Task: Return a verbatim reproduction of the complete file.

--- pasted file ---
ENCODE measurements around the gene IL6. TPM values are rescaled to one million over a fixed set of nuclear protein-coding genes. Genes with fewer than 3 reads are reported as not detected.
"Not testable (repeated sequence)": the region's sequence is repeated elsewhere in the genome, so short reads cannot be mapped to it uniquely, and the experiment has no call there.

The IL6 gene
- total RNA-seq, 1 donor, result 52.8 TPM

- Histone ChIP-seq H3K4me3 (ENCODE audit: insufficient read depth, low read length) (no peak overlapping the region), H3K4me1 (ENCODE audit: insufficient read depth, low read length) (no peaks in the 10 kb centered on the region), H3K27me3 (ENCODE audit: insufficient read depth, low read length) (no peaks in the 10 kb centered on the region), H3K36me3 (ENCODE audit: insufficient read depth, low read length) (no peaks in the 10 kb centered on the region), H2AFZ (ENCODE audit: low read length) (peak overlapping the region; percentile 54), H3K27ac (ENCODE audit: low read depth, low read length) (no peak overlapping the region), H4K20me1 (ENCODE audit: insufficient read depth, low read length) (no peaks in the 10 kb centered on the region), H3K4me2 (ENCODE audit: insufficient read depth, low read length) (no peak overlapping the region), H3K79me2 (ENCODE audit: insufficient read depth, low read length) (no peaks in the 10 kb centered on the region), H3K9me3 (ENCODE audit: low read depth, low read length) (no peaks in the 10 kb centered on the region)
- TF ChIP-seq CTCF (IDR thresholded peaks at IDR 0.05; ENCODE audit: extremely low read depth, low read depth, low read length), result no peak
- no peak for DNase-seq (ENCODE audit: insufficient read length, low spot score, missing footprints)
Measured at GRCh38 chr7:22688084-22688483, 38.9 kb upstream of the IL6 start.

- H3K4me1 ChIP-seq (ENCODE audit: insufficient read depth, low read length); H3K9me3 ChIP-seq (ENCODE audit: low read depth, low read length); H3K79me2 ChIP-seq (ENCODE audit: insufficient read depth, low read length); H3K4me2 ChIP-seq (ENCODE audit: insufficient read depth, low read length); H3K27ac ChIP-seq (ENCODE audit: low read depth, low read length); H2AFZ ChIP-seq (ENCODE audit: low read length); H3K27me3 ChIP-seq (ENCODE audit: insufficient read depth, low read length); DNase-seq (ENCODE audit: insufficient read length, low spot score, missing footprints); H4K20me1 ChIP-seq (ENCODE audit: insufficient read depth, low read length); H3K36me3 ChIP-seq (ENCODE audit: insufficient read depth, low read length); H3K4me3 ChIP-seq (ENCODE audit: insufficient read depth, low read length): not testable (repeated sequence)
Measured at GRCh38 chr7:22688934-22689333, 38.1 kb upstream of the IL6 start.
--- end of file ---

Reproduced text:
ENCODE measurements around the gene IL6. TPM values are rescaled to one million over a fixed set of nuclear protein-coding genes. Genes with fewer than 3 reads are reported as not detected.
"Not testable (repeated sequence)": the region's sequence is repeated elsewhere in the genome, so short reads cannot be mapped to it uniquely, and the experiment has no call there.

The IL6 gene
- total RNA-seq, 1 donor, result 52.8 TPM

- Histone ChIP-seq H3K4me3 (ENCODE audit: insufficient read depth, low read length) (no peak overlapping the region), H3K4me1 (ENCODE audit: insufficient read depth, low read length) (no peaks in the 10 kb centered on the region), H3K27me3 (ENCODE audit: insufficient read depth, low read length) (no peaks in the 10 kb centered on the region), H3K36me3 (ENCODE audit: insufficient read depth, low read length) (no peaks in the 10 kb centered on the region), H2AFZ (ENCODE audit: low read length) (peak overlapping the region; percentile 54), H3K27ac (ENCODE audit: low read depth, low read length) (no peak overlapping the region), H4K20me1 (ENCODE audit: insufficient read depth, low read length) (no peaks in the 10 kb centered on the region), H3K4me2 (ENCODE audit: insufficient read depth, low read length) (no peak overlapping the region), H3K79me2 (ENCODE audit: insufficient read depth, low read length) (no peaks in the 10 kb centered on the region), H3K9me3 (ENCODE audit: low read depth, low read length) (no peaks in the 10 kb centered on the region)
- TF ChIP-seq CTCF (IDR thresholded peaks at IDR 0.05; ENCODE audit: extremely low read depth, low read depth, low read length), result no peak
- no peak for DNase-seq (ENCODE audit: insufficient read length, low spot score, missing footprints)
Measured at GRCh38 chr7:22688084-22688483, 38.9 kb upstream of the IL6 start.

- H3K4me1 ChIP-seq (ENCODE audit: insufficient read depth, low read length); H3K9me3 ChIP-seq (ENCODE audit: low read depth, low read length); H3K79me2 ChIP-seq (ENCODE audit: insufficient read depth, low read length); H3K4me2 ChIP-seq (ENCODE audit: insufficient read depth, low read length); H3K27ac ChIP-seq (ENCODE audit: low read depth, low read length); H2AFZ ChIP-seq (ENCODE audit: low read length); H3K27me3 ChIP-seq (ENCODE audit: insufficient read depth, low read length); DNase-seq (ENCODE audit: insufficient read length, low spot score, missing footprints); H4K20me1 ChIP-seq (ENCODE audit: insufficient read depth, low read length); H3K36me3 ChIP-seq (ENCODE audit: insufficient read depth, low read length); H3K4me3 ChIP-seq (ENCODE audit: insufficient read depth, low read length): not testable (repeated sequence)
Measured at GRCh38 chr7:22688934-22689333, 38.1 kb upstream of the IL6 start.